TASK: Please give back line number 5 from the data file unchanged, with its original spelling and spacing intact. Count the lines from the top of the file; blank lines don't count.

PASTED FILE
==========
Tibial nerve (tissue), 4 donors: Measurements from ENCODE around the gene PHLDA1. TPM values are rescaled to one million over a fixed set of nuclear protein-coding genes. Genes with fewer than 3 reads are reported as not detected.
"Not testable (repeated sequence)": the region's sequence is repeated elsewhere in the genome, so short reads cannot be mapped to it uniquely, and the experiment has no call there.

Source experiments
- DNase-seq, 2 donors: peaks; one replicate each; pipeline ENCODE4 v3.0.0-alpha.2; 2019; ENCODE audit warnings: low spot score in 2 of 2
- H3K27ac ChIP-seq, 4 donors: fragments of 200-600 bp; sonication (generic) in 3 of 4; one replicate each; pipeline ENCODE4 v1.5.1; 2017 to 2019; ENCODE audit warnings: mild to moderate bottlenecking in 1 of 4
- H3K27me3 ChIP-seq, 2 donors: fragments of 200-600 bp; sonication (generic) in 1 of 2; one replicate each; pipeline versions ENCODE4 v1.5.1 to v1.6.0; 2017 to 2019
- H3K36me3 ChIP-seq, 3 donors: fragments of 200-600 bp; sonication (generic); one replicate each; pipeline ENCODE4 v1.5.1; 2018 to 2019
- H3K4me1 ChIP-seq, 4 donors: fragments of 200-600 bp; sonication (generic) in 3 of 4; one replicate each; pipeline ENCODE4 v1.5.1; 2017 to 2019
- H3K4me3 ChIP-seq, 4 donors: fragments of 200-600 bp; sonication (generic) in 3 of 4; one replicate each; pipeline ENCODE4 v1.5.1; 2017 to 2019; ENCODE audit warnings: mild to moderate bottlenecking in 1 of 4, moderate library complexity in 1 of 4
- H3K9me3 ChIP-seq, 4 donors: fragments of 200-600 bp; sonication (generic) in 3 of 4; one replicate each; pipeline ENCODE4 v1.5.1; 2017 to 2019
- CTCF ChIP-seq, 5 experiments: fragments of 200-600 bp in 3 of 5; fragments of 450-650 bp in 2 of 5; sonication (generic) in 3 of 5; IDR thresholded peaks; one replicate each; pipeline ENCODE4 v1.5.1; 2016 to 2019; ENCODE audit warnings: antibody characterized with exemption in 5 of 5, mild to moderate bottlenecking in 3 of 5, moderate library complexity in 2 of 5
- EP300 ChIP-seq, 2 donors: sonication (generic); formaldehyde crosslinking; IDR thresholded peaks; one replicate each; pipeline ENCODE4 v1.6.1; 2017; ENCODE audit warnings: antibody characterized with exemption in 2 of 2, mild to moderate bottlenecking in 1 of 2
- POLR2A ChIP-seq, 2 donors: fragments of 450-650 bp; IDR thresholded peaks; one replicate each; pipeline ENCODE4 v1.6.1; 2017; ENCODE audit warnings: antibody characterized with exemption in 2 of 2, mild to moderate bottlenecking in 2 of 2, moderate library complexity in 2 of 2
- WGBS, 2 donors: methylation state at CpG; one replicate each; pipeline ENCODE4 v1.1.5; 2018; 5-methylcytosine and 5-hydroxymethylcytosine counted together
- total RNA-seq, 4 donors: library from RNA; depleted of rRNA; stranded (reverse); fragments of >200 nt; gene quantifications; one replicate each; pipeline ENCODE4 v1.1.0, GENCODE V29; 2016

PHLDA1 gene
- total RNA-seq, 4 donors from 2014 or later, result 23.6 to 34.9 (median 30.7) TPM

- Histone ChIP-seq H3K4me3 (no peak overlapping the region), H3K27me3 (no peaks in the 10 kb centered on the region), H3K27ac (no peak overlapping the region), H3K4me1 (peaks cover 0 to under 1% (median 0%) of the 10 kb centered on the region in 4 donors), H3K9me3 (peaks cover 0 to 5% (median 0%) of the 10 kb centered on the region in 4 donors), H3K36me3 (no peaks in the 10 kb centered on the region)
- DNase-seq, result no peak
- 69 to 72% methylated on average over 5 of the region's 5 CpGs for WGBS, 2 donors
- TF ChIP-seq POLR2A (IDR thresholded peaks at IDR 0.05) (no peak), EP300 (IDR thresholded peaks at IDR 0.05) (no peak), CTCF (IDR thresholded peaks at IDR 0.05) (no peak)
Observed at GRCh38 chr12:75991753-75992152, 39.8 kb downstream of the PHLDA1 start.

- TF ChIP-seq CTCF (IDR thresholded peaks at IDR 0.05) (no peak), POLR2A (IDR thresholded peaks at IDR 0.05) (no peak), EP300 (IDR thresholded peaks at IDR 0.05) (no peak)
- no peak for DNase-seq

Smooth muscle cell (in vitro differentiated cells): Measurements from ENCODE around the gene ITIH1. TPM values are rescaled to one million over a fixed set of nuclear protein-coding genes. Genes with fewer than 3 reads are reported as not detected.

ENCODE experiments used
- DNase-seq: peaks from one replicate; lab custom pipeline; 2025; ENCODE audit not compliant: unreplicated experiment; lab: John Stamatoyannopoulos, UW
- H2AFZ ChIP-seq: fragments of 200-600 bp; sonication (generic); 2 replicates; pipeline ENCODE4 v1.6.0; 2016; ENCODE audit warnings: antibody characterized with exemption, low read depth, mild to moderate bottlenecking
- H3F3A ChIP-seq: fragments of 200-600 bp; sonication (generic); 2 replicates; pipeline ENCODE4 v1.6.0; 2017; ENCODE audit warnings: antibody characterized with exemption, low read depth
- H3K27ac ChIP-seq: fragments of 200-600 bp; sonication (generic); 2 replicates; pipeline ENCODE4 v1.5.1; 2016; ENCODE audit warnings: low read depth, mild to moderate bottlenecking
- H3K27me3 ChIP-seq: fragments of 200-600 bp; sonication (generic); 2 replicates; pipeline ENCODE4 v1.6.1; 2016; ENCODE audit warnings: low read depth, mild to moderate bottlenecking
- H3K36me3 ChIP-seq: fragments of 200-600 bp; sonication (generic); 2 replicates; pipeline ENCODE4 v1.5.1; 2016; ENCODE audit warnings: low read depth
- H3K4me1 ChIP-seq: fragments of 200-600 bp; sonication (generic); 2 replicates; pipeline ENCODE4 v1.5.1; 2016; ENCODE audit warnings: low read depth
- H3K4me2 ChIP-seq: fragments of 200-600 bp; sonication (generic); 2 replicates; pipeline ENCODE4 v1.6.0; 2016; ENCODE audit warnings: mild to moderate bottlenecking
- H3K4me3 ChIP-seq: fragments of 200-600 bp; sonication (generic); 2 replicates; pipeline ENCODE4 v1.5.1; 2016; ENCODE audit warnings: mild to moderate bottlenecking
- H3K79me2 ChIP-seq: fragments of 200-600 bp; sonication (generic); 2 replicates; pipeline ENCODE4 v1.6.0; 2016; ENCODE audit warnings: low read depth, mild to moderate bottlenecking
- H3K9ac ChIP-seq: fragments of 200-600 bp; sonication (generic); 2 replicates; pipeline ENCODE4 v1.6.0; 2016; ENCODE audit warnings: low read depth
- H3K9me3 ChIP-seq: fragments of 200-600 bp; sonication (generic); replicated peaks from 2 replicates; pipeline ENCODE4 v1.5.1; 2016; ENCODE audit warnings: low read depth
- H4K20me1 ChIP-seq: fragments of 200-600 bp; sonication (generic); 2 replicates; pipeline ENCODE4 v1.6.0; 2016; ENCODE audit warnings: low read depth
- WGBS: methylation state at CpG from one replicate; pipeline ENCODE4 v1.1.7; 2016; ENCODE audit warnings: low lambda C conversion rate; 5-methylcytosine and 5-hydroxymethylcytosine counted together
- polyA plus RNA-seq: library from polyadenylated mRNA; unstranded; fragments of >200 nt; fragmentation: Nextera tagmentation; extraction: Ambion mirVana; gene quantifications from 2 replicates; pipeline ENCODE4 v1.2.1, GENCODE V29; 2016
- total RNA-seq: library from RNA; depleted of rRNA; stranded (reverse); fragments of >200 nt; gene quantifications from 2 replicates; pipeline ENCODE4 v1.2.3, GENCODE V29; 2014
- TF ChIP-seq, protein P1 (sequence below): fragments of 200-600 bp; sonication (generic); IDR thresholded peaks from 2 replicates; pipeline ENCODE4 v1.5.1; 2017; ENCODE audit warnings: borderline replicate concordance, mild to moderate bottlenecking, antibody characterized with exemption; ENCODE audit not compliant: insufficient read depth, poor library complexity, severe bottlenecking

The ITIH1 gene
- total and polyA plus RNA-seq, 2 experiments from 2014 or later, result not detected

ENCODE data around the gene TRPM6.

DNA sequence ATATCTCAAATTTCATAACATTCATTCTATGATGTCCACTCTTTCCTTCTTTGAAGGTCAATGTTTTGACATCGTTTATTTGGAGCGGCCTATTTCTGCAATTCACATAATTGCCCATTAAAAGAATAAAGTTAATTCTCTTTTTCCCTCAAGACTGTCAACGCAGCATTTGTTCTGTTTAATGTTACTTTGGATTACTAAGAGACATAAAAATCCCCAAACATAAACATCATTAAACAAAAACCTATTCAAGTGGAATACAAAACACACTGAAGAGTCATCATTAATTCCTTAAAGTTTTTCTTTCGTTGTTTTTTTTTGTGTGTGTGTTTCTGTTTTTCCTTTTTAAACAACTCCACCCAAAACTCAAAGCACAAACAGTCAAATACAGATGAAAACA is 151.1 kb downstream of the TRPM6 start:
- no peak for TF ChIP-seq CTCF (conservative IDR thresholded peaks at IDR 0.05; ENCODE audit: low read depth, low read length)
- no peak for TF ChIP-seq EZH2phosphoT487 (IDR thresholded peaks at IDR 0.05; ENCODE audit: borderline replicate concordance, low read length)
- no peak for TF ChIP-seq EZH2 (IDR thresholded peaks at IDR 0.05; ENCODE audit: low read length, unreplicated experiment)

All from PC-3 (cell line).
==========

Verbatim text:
- H3K27ac ChIP-seq, 4 donors: fragments of 200-600 bp; sonication (generic) in 3 of 4; one replicate each; pipeline ENCODE4 v1.5.1; 2017 to 2019; ENCODE audit warnings: mild to moderate bottlenecking in 1 of 4